That may be tough, but sometimes you people need some tough love to set you straight...

 

AJ

 

This, that, and the other thing. Unfortunately, those are relatively legitimate excuses compared to some of the others that I've read.

 

Just out of curiosity, why wouldn't you use your wireless at your house?

 

Just out of principle...I feel I shouldn't have to...that's part of what I pay Sprint for.

Sent from my SPH-L710 using Tapatalk 2

 

To which I responded:

 

What about power consumption/battery life?

 

 

When I have a choked data connection, I'm wondering how many people there are in my area that could just as easily be on a Wi-Fi network that I'm either not in range of or don't have the password to. Once the novelty of having an LTE connection wears off (also after a day or two), I'll be on Wi-Fi wherever I can again.

 

After finding a test tower last month, I performed about 20-25 speed tests. On LTE, that came out to over 600MB. In less than an hour. That put things into perspective for me.

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No, no, not this. Every time you keep your smartphone on EV-DO or LTE at home while you have Wi-Fi, the Baby Jesus cries.

 

While that may be a humorous exaggeration, it contains more than a kernel of truth. Folks, some of you just do not get it. You have to offload. Or you have no justification to complain about slow speeds. Sprint cannot offer unlimited data and competitive speeds unless most subs use relatively little data and/or offload to Wi-Fi. That is part of the deal.

 

So, if you have Wi-Fi at home and are not offloading, you better have a really good reason why. Otherwise, I would like to punch you. And "LTE is faster than my home broadband connection is not a 'really good reason why.'" You do not need greater than 1-2 Mbps on your smartphone for any legitimate purpose, bar none. If you want Sprint to maintain unlimited data, then offloading is your responsibility.

 

That may be tough, but sometimes you people need some tough love to set you straight...

 

I have to call BS on this argument.

 

First, unless you are offloading onto some sprint sponsored wifi, the wifi bandwidth you use has to be paid for by someone. If you are using your home wifi, that bandwidth is being paid for by you and your isp. News just recently about cox and re-rolling out capped bandwidth on their cable network. ATT already caps their dsl, and no doubt other major internet providers are considering the practice, at least until if/when the FCC steps up and starts putting pressure against tiered/capped internet.

 

If you are using someone else's wifi or the various free wifi hotspots at restaurants and other establishments, the applies there, you are offloading what should be sprints bandwidth on to someone else network and it pushes the cost from sprint to whoever you connect with.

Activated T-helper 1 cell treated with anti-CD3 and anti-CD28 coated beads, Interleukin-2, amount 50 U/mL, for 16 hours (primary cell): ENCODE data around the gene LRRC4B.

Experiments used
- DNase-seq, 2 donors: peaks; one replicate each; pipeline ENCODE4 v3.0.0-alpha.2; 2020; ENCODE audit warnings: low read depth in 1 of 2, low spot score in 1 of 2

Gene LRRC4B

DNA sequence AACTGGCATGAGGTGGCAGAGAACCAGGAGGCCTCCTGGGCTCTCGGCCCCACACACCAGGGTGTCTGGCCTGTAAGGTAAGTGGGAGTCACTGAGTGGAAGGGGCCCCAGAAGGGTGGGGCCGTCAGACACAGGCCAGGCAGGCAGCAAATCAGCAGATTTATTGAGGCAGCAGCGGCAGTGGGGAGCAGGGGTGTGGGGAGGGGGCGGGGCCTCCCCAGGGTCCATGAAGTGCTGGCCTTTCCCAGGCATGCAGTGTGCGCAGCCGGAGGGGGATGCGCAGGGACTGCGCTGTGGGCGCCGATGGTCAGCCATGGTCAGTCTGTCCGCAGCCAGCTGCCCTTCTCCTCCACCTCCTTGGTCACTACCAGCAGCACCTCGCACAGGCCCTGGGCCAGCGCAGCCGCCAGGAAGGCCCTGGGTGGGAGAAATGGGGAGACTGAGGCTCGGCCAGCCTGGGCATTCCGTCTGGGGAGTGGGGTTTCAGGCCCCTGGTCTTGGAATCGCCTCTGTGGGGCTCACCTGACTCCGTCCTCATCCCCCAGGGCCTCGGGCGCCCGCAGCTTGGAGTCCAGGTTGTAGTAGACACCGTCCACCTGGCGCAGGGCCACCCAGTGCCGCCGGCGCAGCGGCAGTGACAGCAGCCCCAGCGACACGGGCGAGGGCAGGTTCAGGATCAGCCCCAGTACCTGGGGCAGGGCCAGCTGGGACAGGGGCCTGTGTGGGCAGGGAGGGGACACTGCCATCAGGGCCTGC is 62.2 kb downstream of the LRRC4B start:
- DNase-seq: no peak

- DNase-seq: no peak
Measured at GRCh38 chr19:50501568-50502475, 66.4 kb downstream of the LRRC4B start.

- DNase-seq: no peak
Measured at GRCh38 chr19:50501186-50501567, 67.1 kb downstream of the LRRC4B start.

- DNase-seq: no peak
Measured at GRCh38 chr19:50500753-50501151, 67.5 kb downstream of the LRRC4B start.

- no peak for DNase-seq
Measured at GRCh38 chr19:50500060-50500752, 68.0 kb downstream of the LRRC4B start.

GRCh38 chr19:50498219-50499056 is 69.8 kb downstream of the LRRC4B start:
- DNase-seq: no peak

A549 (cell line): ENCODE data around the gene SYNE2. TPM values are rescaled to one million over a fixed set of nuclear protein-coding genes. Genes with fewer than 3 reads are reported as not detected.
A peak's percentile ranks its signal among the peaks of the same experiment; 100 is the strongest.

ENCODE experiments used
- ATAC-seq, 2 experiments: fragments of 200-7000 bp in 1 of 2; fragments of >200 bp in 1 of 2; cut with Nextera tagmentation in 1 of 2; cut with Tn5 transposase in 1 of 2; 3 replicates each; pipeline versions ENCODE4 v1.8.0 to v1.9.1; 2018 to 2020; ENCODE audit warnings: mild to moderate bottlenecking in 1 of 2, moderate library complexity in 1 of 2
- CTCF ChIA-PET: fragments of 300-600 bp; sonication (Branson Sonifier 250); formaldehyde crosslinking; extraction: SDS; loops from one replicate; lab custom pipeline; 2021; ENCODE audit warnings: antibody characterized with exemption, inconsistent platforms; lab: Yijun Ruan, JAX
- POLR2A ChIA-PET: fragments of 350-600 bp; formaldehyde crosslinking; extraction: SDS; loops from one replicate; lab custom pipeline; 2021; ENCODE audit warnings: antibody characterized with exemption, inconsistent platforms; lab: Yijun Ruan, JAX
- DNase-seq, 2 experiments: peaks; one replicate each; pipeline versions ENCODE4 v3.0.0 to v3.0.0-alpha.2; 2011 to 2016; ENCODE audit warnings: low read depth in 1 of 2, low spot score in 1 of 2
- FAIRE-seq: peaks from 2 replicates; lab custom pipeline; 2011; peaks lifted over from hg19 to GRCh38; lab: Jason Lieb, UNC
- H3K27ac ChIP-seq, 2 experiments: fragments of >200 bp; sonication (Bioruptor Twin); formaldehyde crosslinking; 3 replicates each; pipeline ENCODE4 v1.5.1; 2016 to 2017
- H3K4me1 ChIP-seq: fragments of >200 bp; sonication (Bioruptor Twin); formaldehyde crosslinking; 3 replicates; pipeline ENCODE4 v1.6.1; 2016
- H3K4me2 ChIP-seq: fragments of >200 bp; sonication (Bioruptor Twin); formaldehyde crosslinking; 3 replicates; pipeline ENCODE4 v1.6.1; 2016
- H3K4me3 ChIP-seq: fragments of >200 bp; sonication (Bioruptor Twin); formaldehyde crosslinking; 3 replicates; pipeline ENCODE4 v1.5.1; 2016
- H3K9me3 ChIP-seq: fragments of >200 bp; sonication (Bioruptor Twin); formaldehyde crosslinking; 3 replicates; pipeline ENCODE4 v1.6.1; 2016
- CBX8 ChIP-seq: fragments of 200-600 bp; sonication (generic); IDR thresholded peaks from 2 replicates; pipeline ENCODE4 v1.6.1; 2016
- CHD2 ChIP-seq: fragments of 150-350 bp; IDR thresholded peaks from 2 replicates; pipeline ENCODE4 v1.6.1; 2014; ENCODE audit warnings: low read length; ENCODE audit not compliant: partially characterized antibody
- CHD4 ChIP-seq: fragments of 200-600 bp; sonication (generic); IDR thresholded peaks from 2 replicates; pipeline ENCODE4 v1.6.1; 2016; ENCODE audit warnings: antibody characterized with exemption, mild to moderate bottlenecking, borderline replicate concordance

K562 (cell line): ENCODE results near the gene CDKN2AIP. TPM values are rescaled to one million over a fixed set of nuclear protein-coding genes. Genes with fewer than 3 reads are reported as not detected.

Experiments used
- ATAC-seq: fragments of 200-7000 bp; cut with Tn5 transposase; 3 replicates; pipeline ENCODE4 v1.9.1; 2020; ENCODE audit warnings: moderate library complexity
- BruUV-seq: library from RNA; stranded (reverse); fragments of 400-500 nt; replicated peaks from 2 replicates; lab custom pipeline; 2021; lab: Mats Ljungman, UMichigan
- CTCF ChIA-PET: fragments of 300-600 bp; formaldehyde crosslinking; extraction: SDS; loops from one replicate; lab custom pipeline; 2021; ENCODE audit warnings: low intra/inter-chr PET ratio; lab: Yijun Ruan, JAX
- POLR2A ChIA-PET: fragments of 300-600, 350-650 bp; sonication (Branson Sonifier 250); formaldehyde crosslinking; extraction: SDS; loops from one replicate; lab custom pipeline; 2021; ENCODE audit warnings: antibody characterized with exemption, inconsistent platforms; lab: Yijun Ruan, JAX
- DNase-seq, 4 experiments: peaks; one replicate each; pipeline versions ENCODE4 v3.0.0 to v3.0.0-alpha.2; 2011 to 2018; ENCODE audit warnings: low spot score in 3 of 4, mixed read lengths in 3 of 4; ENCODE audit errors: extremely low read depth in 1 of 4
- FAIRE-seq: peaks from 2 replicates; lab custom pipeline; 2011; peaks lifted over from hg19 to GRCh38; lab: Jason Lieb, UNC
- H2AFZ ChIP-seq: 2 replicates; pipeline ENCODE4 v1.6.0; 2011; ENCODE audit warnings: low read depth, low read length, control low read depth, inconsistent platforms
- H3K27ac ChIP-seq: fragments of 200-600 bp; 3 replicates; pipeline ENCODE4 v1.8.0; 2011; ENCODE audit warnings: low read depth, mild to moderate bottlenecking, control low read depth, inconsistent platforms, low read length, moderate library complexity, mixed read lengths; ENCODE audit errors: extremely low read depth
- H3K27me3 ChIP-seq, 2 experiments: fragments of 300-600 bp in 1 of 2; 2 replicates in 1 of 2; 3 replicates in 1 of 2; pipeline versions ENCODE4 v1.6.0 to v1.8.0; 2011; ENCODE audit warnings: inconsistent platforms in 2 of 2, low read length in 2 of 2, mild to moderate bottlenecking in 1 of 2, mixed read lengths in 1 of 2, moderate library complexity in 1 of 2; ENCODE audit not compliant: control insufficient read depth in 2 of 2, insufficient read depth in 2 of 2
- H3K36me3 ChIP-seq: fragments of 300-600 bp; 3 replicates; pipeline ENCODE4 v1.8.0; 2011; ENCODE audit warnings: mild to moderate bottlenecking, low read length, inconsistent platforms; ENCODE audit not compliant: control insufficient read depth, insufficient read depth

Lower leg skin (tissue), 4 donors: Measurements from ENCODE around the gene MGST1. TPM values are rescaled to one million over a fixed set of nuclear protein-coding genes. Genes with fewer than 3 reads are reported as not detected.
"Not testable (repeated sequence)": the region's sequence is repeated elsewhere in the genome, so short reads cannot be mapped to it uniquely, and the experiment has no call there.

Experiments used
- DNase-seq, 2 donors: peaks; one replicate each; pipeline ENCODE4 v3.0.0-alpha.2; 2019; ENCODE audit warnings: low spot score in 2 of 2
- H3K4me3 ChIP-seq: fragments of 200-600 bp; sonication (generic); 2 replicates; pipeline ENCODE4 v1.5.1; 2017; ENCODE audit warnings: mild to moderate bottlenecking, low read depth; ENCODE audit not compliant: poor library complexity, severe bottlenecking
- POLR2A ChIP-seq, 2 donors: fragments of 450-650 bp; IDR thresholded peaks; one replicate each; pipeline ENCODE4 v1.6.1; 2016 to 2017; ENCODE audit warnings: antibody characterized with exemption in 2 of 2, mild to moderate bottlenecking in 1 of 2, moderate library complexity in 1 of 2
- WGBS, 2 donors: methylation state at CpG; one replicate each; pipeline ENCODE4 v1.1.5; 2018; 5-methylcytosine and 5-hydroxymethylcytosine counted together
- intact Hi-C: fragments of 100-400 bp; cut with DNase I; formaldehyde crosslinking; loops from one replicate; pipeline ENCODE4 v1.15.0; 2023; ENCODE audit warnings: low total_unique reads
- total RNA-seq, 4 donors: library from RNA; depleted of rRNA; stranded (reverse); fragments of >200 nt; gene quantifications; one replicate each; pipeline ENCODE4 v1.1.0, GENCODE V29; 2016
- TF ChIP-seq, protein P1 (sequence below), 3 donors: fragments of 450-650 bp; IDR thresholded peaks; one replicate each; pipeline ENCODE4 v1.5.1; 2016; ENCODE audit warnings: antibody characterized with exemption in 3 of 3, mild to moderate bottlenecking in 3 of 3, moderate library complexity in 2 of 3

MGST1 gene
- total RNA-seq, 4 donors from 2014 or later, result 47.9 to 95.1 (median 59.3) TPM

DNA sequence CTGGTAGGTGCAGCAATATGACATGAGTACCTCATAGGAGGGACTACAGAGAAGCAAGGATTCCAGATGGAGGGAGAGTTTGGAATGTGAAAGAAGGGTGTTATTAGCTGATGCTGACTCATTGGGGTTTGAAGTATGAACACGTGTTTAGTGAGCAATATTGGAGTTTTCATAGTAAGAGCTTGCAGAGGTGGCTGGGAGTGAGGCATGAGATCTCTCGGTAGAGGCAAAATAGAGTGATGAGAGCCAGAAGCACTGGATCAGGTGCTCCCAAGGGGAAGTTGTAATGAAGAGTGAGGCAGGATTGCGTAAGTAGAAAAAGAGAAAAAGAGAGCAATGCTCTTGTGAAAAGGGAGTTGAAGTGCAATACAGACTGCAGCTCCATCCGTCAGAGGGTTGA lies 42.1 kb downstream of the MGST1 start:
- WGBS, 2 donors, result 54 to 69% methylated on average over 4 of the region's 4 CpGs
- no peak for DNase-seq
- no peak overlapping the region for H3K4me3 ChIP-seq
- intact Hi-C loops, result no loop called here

I pay my sprint bill same as anyone else, and we all pay for the service to be used anywhere and anyhow within the terms of service.

 

Offloading is NOT MY responsibility, it is SPRINTS (or whomever you have contracted service with). As I said, if sprint hosts wifi spots that sprint phones can connect to and offload sprint cellular data to sprint wifi network, thats fine.

 

Anything else is someone else paying for the privilege of offloading data that would otherwise have to be carried by sprint.

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I respectfully suggest that the comments about whether it is morally right or wrong to use LTE when Wifi is available have hijacked a useful technical thread that was created for solid, expository reasons. Perhaps a mod could break them off and transfer them to a separate thread.

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I have to call BS on this argument.

 

Nope, you are full of BS. Do you understand anything about shared resources? I suggest that you research the tragedy of the commons.

 

http://en.wikipedia...._of_the_commons

 

Offloading is NOT MY responsibility, it is SPRINTS (or whomever you have contracted service with).

 

Yes, it is your responsibility to offload if you understand at all how wireless networks are shared resources (see above), want to maintain unlimited data, and care to have competitive speeds. If all you want to do is take advantage of an untenable position (so called "unlimited data") that Sprint has had to put itself in to remain viable against oligopolistic asshats VZW & AT&T, then you suck, and your unnecessary data suckage is apt to drag Sprint down again. So, if you want to remain with Sprint and want Sprint to succeed, you ironically work against your own long term interests by not offloading to Wi-Fi. And that is a shame.

 

AJ

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I have to call BS on this argument.